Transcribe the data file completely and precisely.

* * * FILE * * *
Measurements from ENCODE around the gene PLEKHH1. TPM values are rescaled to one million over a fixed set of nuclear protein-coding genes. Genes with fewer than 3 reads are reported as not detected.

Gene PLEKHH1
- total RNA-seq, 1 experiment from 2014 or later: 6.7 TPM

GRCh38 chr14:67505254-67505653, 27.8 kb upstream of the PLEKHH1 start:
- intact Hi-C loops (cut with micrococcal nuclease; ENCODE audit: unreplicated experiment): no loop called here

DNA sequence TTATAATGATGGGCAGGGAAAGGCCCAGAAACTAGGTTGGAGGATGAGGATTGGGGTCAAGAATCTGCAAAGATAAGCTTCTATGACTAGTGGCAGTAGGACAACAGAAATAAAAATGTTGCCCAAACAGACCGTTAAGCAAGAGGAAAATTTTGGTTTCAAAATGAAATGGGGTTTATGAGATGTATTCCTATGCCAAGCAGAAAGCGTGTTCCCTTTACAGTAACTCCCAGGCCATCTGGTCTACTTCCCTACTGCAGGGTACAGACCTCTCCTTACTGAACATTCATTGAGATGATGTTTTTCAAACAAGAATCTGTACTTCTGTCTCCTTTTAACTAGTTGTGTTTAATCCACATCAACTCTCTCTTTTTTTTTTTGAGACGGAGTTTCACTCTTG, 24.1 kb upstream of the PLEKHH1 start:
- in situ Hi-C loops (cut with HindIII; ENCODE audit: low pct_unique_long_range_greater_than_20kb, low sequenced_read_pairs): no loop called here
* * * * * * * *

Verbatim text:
Measurements from ENCODE around the gene PLEKHH1. TPM values are rescaled to one million over a fixed set of nuclear protein-coding genes. Genes with fewer than 3 reads are reported as not detected.

Gene PLEKHH1
- total RNA-seq, 1 experiment from 2014 or later: 6.7 TPM

GRCh38 chr14:67505254-67505653, 27.8 kb upstream of the PLEKHH1 start:
- intact Hi-C loops (cut with micrococcal nuclease; ENCODE audit: unreplicated experiment): no loop called here

DNA sequence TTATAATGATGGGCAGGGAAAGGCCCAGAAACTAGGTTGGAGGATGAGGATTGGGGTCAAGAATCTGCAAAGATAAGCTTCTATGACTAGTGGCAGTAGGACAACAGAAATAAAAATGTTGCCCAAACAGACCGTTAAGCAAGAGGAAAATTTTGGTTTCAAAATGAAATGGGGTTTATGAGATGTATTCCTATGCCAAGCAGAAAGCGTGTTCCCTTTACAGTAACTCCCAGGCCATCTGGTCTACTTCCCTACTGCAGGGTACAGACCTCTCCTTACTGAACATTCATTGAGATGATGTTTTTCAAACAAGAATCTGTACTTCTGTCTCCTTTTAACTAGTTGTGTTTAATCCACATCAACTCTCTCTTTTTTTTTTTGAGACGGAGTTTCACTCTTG, 24.1 kb upstream of the PLEKHH1 start:
- in situ Hi-C loops (cut with HindIII; ENCODE audit: low pct_unique_long_range_greater_than_20kb, low sequenced_read_pairs): no loop called here